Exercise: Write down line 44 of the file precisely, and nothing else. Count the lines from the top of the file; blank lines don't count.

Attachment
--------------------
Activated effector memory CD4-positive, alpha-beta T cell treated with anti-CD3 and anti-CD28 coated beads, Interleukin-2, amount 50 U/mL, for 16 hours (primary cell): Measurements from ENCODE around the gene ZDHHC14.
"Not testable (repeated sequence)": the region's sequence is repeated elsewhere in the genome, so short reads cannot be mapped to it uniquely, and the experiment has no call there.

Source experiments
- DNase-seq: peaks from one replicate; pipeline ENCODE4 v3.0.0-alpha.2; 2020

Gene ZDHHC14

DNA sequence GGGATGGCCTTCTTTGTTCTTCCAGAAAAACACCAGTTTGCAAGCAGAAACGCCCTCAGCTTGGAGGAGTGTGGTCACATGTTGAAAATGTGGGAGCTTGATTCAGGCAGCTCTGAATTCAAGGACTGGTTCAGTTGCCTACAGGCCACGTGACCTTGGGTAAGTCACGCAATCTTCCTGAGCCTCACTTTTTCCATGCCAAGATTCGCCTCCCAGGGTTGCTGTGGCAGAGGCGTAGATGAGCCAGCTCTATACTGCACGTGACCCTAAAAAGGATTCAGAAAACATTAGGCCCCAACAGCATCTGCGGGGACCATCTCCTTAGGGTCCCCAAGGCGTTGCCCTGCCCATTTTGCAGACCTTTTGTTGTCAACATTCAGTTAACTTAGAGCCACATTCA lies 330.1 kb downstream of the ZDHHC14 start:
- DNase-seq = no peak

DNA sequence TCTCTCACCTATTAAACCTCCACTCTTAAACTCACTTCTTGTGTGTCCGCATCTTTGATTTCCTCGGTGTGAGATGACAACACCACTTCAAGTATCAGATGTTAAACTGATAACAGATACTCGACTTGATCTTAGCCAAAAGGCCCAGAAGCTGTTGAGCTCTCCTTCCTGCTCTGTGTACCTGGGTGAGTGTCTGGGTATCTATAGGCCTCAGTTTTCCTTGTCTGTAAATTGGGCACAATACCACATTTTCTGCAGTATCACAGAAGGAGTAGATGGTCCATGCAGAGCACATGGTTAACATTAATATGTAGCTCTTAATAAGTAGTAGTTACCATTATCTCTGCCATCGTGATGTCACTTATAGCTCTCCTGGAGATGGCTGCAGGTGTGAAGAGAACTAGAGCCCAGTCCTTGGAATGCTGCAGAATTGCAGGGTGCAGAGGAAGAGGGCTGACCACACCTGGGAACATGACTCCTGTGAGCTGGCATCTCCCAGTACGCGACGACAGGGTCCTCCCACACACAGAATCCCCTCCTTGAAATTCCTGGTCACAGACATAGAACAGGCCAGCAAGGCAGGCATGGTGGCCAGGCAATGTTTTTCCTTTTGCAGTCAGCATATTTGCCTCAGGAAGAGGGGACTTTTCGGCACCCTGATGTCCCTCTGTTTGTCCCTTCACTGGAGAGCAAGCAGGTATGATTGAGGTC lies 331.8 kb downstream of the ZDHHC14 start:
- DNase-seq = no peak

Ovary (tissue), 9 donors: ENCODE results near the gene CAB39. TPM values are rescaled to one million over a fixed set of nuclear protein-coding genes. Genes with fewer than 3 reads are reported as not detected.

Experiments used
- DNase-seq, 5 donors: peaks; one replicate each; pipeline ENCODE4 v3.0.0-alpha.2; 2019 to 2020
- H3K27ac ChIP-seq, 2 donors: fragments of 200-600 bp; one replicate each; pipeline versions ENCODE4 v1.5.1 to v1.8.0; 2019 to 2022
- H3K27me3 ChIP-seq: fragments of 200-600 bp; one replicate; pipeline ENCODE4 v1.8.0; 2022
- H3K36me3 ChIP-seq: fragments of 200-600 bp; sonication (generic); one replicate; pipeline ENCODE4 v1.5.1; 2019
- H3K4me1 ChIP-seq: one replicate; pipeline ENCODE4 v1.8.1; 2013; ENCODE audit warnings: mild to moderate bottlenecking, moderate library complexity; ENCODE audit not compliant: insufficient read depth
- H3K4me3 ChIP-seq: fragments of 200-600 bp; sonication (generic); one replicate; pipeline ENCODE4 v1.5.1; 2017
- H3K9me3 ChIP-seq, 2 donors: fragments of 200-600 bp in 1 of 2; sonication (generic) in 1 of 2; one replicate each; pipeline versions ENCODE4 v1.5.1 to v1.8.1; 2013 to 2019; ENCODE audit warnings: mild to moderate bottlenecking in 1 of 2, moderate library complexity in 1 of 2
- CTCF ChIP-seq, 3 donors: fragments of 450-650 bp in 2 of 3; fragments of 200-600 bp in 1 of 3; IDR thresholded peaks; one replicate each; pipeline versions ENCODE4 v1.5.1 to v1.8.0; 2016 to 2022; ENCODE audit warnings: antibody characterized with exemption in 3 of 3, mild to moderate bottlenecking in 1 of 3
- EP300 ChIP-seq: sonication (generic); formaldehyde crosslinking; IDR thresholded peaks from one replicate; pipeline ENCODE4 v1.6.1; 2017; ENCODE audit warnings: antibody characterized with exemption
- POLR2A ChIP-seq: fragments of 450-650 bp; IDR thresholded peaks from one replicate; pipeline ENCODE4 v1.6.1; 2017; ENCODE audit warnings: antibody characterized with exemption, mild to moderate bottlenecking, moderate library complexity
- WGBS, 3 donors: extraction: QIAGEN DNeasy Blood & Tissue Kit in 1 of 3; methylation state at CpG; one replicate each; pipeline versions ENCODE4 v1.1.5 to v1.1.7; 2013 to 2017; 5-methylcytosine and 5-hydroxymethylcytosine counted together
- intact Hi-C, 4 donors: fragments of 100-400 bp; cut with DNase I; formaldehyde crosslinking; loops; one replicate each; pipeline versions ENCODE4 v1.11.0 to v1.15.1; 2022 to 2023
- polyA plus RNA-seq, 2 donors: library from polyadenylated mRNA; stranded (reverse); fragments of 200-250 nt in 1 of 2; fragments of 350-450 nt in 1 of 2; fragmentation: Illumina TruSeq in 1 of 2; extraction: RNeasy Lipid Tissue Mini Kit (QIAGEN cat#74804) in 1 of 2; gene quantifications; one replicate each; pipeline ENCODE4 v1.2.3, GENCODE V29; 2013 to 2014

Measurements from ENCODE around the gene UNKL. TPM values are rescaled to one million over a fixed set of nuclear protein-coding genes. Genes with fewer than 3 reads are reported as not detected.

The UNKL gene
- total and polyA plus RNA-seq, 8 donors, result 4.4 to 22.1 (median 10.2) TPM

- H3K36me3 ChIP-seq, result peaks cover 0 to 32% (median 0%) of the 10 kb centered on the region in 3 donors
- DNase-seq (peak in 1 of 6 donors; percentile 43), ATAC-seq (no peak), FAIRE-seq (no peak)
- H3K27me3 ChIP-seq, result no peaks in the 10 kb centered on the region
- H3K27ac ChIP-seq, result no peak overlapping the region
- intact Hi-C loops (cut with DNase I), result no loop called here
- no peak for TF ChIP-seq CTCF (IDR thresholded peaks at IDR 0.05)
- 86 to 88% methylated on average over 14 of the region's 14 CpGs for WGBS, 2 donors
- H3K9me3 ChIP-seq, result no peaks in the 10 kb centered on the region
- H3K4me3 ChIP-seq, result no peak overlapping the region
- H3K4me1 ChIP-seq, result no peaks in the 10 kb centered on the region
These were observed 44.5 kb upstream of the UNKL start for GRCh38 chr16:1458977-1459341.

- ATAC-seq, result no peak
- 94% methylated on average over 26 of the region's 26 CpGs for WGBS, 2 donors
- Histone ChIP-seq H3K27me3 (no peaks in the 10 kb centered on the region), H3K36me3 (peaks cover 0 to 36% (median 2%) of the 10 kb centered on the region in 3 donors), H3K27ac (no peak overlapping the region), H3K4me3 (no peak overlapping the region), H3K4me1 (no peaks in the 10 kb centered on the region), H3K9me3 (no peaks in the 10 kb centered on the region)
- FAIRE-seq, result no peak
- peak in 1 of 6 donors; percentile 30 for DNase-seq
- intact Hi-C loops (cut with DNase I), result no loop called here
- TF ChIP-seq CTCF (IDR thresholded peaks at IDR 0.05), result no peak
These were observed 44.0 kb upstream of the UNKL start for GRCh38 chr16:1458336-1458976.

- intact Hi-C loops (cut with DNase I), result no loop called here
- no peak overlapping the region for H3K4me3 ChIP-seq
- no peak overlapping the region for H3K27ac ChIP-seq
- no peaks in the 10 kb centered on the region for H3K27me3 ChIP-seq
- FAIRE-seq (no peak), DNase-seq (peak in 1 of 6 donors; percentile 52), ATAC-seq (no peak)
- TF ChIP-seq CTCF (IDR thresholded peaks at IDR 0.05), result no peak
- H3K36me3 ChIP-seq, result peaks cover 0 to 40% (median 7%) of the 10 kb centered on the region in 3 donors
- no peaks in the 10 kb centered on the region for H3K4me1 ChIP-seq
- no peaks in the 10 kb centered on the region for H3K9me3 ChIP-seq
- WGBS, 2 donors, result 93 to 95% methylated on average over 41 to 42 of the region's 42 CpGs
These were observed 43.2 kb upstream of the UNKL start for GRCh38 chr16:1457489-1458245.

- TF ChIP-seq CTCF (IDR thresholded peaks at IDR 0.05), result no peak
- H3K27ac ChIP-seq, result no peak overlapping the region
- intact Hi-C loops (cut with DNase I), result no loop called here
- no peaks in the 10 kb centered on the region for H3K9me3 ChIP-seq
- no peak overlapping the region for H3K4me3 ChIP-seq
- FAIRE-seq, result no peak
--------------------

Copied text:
- intact Hi-C loops (cut with DNase I), result no loop called here